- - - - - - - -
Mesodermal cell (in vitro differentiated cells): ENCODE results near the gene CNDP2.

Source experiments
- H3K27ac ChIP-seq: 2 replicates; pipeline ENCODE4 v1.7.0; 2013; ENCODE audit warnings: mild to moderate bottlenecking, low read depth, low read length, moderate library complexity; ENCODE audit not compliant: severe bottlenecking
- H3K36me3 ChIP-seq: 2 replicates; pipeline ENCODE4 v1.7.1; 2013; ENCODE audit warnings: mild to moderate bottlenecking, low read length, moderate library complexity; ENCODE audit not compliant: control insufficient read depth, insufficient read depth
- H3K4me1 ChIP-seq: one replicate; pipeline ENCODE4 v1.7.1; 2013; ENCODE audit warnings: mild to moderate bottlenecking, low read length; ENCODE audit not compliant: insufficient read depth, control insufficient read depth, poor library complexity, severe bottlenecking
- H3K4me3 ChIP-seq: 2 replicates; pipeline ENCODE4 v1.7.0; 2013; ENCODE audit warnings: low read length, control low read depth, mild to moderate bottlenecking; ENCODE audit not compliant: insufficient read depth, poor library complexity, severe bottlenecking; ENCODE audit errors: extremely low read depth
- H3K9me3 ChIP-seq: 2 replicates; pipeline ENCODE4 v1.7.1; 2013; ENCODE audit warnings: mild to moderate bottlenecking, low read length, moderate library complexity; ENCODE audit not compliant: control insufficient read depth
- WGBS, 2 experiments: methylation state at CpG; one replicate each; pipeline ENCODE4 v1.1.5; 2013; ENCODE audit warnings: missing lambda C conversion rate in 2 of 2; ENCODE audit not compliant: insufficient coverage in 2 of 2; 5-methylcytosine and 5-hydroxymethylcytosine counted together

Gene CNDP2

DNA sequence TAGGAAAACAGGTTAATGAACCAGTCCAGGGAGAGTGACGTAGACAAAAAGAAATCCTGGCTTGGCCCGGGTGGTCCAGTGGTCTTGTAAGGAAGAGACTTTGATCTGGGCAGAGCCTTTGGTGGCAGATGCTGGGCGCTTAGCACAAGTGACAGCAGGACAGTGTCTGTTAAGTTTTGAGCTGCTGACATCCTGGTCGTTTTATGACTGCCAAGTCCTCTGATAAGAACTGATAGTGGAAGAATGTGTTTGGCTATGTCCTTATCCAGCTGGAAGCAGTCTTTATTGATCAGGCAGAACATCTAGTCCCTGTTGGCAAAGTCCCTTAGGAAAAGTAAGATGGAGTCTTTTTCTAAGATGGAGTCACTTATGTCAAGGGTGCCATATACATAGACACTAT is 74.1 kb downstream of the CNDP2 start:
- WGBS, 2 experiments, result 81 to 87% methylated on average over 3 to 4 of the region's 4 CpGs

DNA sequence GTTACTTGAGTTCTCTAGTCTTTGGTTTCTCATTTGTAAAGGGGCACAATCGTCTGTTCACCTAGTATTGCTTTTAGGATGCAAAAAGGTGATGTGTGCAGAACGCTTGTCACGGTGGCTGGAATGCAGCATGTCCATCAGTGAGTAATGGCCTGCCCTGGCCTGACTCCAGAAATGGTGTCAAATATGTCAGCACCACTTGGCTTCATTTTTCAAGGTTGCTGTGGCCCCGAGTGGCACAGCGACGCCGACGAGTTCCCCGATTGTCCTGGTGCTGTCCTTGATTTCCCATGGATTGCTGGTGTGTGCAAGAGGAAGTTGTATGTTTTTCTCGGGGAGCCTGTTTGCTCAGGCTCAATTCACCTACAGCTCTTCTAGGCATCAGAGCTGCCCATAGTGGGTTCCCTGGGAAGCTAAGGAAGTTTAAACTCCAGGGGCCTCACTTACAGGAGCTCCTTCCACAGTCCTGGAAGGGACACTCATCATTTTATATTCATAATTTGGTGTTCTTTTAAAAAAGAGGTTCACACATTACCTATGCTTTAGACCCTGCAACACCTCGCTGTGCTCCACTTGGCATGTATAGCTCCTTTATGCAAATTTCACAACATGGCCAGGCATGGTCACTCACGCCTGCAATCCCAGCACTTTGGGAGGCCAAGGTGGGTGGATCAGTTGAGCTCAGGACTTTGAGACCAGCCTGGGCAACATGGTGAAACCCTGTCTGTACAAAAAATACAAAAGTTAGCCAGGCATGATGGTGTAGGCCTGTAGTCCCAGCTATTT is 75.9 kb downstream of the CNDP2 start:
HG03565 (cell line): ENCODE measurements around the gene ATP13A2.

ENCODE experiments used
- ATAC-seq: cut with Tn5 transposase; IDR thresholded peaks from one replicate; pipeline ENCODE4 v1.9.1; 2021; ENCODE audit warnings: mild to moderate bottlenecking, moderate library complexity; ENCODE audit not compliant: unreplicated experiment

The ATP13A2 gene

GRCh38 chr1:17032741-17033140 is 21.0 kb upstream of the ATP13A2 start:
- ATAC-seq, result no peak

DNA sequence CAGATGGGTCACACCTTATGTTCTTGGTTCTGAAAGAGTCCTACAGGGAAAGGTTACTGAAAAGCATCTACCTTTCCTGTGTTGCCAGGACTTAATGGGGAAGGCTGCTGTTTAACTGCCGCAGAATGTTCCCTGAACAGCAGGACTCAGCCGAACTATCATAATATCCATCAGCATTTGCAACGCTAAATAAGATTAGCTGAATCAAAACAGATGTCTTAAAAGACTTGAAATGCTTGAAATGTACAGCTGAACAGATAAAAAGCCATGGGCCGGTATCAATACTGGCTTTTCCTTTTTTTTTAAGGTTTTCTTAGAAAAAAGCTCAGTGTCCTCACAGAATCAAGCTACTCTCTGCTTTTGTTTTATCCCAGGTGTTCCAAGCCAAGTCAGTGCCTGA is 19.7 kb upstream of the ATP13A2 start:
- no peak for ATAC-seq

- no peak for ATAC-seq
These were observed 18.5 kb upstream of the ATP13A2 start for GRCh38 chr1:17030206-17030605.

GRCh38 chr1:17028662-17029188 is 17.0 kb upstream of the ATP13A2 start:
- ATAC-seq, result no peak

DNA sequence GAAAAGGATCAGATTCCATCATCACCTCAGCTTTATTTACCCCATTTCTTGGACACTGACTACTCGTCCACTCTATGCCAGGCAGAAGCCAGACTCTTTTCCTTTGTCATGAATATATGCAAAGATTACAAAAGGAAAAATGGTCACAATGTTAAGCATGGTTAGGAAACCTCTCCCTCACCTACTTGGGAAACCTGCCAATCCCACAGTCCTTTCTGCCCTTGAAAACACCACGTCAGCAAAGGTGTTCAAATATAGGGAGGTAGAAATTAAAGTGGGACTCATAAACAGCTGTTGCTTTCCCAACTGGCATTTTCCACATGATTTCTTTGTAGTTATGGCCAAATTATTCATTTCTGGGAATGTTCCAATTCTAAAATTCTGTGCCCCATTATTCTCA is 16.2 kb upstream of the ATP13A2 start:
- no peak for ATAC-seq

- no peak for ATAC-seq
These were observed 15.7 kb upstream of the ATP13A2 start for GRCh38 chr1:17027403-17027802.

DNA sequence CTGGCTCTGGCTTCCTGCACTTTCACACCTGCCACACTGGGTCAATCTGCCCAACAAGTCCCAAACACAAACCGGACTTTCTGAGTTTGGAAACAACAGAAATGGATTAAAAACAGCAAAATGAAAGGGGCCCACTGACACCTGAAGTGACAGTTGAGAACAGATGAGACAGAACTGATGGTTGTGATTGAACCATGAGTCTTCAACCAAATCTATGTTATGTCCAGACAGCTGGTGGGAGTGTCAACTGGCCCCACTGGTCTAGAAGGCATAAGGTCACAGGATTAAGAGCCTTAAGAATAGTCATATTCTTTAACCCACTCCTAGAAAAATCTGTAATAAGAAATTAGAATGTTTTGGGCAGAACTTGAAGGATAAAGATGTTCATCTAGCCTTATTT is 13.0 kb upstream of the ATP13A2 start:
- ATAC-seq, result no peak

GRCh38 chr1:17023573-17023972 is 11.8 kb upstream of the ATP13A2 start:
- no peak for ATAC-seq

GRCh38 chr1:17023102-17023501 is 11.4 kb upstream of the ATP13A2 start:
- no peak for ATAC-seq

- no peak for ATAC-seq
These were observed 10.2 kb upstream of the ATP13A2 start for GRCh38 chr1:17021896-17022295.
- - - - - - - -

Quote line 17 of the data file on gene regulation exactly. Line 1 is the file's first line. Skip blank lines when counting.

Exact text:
GRCh38 chr1:17032741-17033140 is 21.0 kb upstream of the ATP13A2 start: